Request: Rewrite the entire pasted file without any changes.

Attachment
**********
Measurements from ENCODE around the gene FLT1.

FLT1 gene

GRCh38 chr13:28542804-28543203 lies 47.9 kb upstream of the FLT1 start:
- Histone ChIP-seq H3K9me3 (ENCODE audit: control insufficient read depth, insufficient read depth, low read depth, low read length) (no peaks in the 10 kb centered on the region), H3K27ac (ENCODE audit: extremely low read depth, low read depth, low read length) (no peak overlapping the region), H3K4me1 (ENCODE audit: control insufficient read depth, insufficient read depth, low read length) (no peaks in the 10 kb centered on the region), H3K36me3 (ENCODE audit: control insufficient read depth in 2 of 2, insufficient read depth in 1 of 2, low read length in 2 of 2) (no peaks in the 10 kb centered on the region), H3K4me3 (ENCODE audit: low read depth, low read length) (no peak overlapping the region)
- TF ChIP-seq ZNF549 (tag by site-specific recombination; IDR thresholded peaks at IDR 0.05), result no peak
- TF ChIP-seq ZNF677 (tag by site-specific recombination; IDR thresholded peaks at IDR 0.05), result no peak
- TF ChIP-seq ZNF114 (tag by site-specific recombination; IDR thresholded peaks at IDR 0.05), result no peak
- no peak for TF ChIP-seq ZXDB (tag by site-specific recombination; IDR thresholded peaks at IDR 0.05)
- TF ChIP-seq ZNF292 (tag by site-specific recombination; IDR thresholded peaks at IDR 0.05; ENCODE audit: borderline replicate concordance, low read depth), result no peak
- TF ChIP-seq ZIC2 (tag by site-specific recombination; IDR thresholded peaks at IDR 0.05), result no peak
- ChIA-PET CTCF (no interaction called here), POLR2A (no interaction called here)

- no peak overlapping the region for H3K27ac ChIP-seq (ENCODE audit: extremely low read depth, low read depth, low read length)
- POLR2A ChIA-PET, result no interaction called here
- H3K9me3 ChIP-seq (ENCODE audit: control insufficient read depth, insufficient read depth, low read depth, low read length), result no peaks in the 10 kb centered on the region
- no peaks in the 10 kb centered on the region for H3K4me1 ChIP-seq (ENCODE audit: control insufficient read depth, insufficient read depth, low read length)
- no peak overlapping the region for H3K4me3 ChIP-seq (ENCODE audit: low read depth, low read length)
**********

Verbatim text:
Measurements from ENCODE around the gene FLT1.

FLT1 gene

GRCh38 chr13:28542804-28543203 lies 47.9 kb upstream of the FLT1 start:
- Histone ChIP-seq H3K9me3 (ENCODE audit: control insufficient read depth, insufficient read depth, low read depth, low read length) (no peaks in the 10 kb centered on the region), H3K27ac (ENCODE audit: extremely low read depth, low read depth, low read length) (no peak overlapping the region), H3K4me1 (ENCODE audit: control insufficient read depth, insufficient read depth, low read length) (no peaks in the 10 kb centered on the region), H3K36me3 (ENCODE audit: control insufficient read depth in 2 of 2, insufficient read depth in 1 of 2, low read length in 2 of 2) (no peaks in the 10 kb centered on the region), H3K4me3 (ENCODE audit: low read depth, low read length) (no peak overlapping the region)
- TF ChIP-seq ZNF549 (tag by site-specific recombination; IDR thresholded peaks at IDR 0.05), result no peak
- TF ChIP-seq ZNF677 (tag by site-specific recombination; IDR thresholded peaks at IDR 0.05), result no peak
- TF ChIP-seq ZNF114 (tag by site-specific recombination; IDR thresholded peaks at IDR 0.05), result no peak
- no peak for TF ChIP-seq ZXDB (tag by site-specific recombination; IDR thresholded peaks at IDR 0.05)
- TF ChIP-seq ZNF292 (tag by site-specific recombination; IDR thresholded peaks at IDR 0.05; ENCODE audit: borderline replicate concordance, low read depth), result no peak
- TF ChIP-seq ZIC2 (tag by site-specific recombination; IDR thresholded peaks at IDR 0.05), result no peak
- ChIA-PET CTCF (no interaction called here), POLR2A (no interaction called here)

- no peak overlapping the region for H3K27ac ChIP-seq (ENCODE audit: extremely low read depth, low read depth, low read length)
- POLR2A ChIA-PET, result no interaction called here
- H3K9me3 ChIP-seq (ENCODE audit: control insufficient read depth, insufficient read depth, low read depth, low read length), result no peaks in the 10 kb centered on the region
- no peaks in the 10 kb centered on the region for H3K4me1 ChIP-seq (ENCODE audit: control insufficient read depth, insufficient read depth, low read length)
- no peak overlapping the region for H3K4me3 ChIP-seq (ENCODE audit: low read depth, low read length)